More than half of advised adults have sought financial advice to understand what the Covid-19 panic means for them, and 85 per cent have financial concerns when thinking about the next 12 months.
Prudential UK’s Family Wealth Unlocked report, , which looks at intergenerational planning and wealth transfer between advised families amid the financial volatility and insecurity of the pandemic, found that more than 53 per cent of UK adults say the financial crisis caused by Covid-19 has prompted them to seek advice from a financial adviser. Of these, a third have already sought financial advice and 20 per cent are planning to. Amongst those who say they aren’t seeking financial advice,15 per cent say they might in the future.
Having to use savings to make ends meet is the biggest concern amongst advised households, a worry for 23 per cent, while losing money on investments is a concern for 20 per cent. Reduced income is a worry for 18 per cent, while 17 per cent are worried about losing their job. Social care and health costs are a worry for 14 per cent, while not saving any money is a concern for 13 per cent, with 11 per cent worried about getting into debt.
Having to financially support children, not being able to afford to retire as plan and having to ask parents or family for financial support are a concern for 11, 10 and 9 per cent respectively.
The report also revealed that the need for financial advice was felt greatest among the younger generations, with 74 per cent of Millennials saying they had or were going to see an adviser, and 58 per cent for Generation Z, driven by ‘getting into financial difficulty’ and ‘wanting to start their investment journey’. While still pronounced, the need for advice decreases slightly with age.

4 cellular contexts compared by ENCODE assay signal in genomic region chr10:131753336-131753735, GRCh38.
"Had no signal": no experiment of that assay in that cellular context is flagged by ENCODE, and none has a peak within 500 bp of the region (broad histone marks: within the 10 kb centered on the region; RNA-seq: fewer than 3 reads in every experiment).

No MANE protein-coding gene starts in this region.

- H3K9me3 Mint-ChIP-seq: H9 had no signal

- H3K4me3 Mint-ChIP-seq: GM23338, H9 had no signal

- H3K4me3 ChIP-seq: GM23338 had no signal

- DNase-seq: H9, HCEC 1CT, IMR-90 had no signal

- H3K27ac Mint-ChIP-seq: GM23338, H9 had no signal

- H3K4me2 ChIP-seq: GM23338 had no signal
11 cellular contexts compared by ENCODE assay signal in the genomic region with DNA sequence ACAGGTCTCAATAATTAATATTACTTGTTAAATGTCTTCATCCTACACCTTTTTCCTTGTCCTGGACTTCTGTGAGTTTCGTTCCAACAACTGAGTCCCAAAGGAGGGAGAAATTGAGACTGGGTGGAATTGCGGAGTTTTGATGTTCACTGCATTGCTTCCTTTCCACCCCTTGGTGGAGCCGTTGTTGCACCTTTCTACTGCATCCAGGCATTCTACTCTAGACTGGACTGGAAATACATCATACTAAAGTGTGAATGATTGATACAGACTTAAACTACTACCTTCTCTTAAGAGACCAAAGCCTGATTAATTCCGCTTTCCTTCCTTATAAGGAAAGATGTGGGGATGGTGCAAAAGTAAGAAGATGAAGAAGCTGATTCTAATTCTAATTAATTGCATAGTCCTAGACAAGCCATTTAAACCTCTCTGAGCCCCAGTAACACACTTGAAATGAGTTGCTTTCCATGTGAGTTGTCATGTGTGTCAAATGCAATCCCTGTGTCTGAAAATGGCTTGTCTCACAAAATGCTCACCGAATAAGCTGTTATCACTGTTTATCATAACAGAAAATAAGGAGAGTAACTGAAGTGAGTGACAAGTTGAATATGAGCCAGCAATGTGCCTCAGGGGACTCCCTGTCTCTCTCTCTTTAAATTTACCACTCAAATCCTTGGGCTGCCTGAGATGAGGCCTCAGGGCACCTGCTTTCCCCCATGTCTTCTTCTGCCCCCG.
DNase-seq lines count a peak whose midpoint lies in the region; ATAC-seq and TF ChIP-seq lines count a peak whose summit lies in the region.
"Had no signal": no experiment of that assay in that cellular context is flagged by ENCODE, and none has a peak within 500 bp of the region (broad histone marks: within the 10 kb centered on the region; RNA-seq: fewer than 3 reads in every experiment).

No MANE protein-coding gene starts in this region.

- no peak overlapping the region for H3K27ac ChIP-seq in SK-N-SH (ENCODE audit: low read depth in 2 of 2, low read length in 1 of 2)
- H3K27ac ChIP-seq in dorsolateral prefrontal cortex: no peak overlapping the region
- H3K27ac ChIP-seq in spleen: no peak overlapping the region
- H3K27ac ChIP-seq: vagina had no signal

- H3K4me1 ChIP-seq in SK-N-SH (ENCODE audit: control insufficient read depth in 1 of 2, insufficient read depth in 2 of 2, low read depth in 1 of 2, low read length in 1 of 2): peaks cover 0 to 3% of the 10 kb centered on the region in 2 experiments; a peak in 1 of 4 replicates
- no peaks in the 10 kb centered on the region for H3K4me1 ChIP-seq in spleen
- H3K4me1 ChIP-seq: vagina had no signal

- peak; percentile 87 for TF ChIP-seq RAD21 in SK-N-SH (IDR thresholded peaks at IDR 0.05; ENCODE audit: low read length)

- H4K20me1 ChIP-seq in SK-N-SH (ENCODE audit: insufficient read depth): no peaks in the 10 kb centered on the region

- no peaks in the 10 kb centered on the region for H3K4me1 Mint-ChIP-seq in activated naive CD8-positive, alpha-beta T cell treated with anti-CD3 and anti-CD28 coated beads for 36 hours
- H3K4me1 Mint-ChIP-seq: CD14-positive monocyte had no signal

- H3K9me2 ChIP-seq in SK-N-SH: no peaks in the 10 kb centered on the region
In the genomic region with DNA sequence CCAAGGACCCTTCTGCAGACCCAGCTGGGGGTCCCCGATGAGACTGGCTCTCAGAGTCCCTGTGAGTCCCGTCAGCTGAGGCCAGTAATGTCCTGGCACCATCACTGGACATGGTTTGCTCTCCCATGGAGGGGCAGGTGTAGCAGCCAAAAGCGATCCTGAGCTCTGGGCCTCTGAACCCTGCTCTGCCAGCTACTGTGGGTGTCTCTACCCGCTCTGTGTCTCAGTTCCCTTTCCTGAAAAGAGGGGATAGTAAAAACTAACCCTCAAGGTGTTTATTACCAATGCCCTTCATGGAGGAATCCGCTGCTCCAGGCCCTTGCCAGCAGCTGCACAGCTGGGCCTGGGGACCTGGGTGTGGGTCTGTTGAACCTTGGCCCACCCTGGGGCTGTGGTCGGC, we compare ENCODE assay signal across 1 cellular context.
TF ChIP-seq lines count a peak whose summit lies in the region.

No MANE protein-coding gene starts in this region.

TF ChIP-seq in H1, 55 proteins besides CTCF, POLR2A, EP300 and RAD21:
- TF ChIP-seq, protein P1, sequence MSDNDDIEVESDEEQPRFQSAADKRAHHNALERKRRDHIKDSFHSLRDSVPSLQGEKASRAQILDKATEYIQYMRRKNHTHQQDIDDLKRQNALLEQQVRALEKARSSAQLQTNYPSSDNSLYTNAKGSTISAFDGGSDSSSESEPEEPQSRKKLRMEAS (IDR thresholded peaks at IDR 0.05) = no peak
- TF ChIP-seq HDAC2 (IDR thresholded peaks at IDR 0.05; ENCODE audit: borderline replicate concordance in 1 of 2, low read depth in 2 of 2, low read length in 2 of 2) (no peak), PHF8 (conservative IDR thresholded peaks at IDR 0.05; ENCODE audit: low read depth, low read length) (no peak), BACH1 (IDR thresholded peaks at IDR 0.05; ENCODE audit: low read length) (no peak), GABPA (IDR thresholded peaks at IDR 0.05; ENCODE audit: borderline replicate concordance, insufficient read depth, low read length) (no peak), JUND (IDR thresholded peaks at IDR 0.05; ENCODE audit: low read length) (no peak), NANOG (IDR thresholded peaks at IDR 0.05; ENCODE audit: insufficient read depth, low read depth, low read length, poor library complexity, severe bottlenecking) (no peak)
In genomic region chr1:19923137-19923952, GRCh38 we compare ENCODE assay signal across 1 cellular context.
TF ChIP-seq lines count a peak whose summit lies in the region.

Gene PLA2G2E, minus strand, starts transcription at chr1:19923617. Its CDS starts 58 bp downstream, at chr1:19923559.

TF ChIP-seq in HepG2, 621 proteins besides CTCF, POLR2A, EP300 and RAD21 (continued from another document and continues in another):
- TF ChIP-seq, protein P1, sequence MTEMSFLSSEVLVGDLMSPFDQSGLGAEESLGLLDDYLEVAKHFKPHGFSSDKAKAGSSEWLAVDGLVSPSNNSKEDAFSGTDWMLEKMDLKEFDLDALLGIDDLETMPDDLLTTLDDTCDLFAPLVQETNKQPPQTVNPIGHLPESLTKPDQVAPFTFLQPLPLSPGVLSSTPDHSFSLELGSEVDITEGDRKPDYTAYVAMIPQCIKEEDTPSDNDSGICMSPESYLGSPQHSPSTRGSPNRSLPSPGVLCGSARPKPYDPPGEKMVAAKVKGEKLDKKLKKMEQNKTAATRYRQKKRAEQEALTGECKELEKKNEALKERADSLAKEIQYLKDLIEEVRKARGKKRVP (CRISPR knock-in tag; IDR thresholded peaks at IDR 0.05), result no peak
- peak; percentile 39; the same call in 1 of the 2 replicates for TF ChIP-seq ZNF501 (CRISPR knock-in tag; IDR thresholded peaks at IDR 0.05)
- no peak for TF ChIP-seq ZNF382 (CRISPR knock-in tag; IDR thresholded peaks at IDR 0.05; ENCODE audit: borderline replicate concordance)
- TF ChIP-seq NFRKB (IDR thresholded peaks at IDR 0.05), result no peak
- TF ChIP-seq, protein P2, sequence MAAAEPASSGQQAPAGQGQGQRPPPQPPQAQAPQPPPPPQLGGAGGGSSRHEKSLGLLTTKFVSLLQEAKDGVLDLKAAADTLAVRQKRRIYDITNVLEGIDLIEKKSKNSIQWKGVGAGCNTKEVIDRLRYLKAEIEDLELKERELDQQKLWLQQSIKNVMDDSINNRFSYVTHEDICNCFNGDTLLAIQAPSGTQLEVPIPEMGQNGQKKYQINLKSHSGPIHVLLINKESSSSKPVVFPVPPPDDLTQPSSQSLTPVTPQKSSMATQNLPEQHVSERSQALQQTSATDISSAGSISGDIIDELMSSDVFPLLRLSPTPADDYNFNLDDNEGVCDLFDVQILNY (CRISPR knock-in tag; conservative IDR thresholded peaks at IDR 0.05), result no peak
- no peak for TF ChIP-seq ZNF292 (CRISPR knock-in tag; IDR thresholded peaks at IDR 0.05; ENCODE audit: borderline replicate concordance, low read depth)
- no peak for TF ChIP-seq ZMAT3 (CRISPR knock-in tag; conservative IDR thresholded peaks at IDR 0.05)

Prudential UK director of specialist business support Vince Smith-Hughes says: “It’s been a challenging 12 months for UK adults up and down the country and this has stimulated the need for advice, be it because of pent-up cash levels, market volatility or job security. While the need for advice spans all generations, our research reveals the pandemic appears to have created a pronounced opportunity for advisers to provide advice to younger audiences.
“While many assume cost is a barrier to advice, this does not appear to be the case in Covid-times – for any of the five generations interviewed. In fact, only 3% of the sample overall said they’d like to see an adviser but couldn’t afford to. Hopefully this research also acts as a wake-up call to those who don’t currently take advice that many of them could benefit from doing so.”
Biggest financial concerns for the next 12 months:
- Having to use my savings to make ends meet – 23%
- My investments losing money – 20%
- Having a reduced income – 18%
- Being made redundant/losing my job – 17%
- Social care/health costs – 14%
- Not saving any money – 13%
- Getting into debt – 11%
- Having to financially support my children – 11%
- Not being able to afford to retire as planned – 10%
- Having to ask my parents/family for financial support – 9%
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